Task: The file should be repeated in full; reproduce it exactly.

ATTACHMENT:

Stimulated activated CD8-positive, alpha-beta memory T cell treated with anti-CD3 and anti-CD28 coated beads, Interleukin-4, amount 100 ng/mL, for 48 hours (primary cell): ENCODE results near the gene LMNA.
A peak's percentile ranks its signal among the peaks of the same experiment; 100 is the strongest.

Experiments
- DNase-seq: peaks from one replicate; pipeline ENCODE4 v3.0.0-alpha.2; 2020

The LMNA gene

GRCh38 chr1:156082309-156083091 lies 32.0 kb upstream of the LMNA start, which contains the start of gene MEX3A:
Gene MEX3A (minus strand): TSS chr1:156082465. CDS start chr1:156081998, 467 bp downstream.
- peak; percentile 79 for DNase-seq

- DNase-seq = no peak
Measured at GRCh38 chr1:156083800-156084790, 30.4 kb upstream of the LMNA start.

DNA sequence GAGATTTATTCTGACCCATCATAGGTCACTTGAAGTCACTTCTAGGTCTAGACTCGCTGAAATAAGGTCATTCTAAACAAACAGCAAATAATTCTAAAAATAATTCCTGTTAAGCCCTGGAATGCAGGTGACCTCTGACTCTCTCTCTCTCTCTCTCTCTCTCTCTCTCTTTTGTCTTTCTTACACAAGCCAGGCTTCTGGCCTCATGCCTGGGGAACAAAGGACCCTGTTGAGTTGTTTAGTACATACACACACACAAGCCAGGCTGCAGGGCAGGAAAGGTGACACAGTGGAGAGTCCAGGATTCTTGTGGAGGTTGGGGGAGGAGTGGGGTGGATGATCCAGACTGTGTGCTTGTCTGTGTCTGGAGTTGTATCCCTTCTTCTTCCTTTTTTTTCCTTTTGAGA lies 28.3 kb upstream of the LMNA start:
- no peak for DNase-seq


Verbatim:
Stimulated activated CD8-positive, alpha-beta memory T cell treated with anti-CD3 and anti-CD28 coated beads, Interleukin-4, amount 100 ng/mL, for 48 hours (primary cell): ENCODE results near the gene LMNA.
A peak's percentile ranks its signal among the peaks of the same experiment; 100 is the strongest.

Experiments
- DNase-seq: peaks from one replicate; pipeline ENCODE4 v3.0.0-alpha.2; 2020

The LMNA gene

GRCh38 chr1:156082309-156083091 lies 32.0 kb upstream of the LMNA start, which contains the start of gene MEX3A:
Gene MEX3A (minus strand): TSS chr1:156082465. CDS start chr1:156081998, 467 bp downstream.
- peak; percentile 79 for DNase-seq

- DNase-seq = no peak
Measured at GRCh38 chr1:156083800-156084790, 30.4 kb upstream of the LMNA start.

DNA sequence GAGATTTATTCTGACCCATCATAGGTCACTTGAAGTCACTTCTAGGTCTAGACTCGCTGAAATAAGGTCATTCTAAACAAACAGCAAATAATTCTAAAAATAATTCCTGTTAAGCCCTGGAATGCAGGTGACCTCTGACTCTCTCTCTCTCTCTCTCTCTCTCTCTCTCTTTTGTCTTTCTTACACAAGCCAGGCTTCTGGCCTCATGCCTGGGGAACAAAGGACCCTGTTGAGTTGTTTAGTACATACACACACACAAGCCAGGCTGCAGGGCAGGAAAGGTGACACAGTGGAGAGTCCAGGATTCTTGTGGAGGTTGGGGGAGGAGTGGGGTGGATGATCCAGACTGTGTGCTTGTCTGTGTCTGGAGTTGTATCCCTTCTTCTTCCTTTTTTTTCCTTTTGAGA lies 28.3 kb upstream of the LMNA start:
- no peak for DNase-seq